HUNTSVILLE, Ala. – Federal regulators have backed the mix and match approach for COVID-19 booster shots for people who have received Johnson and Johnson, Modena, or Pfizer vaccinations, saying the booster doesn’t need to be the same brand as the initial dose.
But some still have concerns regarding the booster shot plan.
Thursday, medical experts with the Medical Association of Alabama addressed concerns raised as to safety issues involving the mix and match approach.
People want to know whether it will provide broader protection against the new variants that are already a dominant form of the disease in the U.S.
“We used to give shingle shots that way or some other hepatitis series that way. And we don’t ever think about it again, says Dr. Michael Saag, Infectious Disease Expert.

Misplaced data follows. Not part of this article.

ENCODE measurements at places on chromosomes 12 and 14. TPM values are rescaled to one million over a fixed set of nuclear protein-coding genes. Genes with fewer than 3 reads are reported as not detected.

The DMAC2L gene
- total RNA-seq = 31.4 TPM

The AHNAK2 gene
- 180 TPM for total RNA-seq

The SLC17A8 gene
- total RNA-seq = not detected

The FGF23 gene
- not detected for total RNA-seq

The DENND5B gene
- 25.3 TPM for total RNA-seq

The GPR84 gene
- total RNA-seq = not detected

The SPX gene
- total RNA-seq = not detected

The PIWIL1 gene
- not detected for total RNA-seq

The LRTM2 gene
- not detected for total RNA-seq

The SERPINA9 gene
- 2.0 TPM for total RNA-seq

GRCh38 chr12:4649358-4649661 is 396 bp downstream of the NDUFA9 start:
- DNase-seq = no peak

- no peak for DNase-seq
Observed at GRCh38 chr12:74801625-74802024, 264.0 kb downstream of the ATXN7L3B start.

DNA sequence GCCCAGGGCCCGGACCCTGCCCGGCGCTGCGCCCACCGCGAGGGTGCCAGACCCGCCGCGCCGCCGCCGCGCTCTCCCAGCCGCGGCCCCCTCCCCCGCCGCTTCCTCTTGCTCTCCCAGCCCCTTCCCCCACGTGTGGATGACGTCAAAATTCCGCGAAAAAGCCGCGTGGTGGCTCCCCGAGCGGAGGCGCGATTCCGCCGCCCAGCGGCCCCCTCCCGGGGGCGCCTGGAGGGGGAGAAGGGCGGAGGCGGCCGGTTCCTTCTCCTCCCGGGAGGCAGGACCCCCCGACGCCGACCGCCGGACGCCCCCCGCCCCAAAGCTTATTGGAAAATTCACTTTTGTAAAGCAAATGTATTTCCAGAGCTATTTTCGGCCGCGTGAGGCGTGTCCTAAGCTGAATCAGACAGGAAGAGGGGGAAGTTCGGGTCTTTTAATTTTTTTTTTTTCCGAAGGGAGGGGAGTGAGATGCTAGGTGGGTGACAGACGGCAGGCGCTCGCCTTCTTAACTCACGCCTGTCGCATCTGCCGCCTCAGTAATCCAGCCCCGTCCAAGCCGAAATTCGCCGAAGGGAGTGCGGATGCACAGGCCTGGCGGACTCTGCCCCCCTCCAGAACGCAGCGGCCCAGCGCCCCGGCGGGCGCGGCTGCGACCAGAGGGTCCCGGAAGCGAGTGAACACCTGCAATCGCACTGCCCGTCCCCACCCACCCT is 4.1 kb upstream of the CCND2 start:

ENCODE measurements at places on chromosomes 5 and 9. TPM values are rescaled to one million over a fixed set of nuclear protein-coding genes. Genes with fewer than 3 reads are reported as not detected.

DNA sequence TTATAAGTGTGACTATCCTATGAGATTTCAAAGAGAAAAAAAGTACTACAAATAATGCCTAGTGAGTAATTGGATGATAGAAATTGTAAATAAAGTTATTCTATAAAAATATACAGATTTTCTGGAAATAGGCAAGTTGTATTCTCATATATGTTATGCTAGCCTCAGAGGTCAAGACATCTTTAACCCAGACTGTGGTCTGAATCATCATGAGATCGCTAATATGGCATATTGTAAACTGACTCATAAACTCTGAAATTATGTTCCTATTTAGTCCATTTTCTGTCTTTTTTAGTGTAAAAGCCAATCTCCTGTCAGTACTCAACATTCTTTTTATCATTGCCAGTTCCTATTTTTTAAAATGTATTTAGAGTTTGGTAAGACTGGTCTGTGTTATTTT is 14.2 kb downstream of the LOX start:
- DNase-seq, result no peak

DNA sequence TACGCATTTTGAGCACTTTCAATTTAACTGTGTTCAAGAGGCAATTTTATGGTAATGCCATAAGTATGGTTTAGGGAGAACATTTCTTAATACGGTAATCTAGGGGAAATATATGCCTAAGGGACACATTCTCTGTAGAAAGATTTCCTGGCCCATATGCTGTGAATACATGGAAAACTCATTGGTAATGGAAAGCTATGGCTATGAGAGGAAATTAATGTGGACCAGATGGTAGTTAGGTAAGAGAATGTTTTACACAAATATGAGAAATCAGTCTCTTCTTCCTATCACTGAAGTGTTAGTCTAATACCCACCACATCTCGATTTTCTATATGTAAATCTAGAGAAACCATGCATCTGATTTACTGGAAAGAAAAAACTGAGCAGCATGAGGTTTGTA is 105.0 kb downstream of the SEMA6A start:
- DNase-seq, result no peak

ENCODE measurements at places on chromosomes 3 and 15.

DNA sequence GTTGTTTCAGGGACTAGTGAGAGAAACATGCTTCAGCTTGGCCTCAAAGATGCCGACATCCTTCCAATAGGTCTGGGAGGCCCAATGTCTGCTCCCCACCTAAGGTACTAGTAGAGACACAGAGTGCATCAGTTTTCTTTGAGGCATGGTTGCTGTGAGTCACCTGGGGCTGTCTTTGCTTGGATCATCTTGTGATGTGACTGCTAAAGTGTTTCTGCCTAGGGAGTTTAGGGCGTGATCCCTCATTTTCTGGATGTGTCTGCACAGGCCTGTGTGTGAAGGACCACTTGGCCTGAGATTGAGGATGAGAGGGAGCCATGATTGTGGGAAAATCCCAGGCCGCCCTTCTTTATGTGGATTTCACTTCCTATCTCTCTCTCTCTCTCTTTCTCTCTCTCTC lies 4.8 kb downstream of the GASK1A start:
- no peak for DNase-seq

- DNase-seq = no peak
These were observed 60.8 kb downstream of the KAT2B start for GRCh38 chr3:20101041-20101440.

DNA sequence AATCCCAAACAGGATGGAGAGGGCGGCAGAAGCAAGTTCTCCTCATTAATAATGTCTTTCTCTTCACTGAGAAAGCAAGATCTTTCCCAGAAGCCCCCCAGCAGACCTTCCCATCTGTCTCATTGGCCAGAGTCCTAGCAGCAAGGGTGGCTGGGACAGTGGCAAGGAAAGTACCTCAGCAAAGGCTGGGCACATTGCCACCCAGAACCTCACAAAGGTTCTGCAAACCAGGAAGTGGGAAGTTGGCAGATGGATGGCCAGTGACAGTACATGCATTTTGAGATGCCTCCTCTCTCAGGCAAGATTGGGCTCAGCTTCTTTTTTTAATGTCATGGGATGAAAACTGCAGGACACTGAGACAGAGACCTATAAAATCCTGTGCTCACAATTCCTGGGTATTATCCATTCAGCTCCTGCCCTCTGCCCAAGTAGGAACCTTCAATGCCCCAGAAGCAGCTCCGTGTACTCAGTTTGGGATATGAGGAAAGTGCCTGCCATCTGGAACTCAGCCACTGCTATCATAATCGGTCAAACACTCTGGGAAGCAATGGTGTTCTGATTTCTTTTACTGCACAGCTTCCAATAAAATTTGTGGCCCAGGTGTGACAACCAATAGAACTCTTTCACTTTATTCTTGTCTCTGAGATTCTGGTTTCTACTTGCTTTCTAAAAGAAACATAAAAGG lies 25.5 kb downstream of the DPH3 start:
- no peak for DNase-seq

Dr. Saag and physicians with the Medical Association of the state of Alabama all agree that the same theory still applies when it comes to mixing and matching these three vaccination platforms.
“I think personally I would mix and match.”
Mix and match, but with noted stipulations
“Specifically, if I got J&J, I would go to Pfizer or Moderna. If I got Pfizer, I would get Moderna but you want to make sure for this that you’re going to get a half dose, the fifty microgram Moderna.”
Dr. Saag says over fifty micrograms will cause side effects, but it’s a sign that the body is building protection from COVID disease. People over the age of 65 or people aged 18 years or older with compromising conditions and are at a high risk of exposure are strongly encouraged to get the booster shot.
“At every age group including all the way down to pediatric age groups where kids don’t get severely ill, there’s still a greater chance of serious illness or death from the natural illness than there is from the vaccine,” explained Dr. Scott Harris, Alabama State Health Officer.
The panel added If you received the J&J vaccine plus a booster shot, they do not recommend that you receive any additional COVID-19 vaccine shots.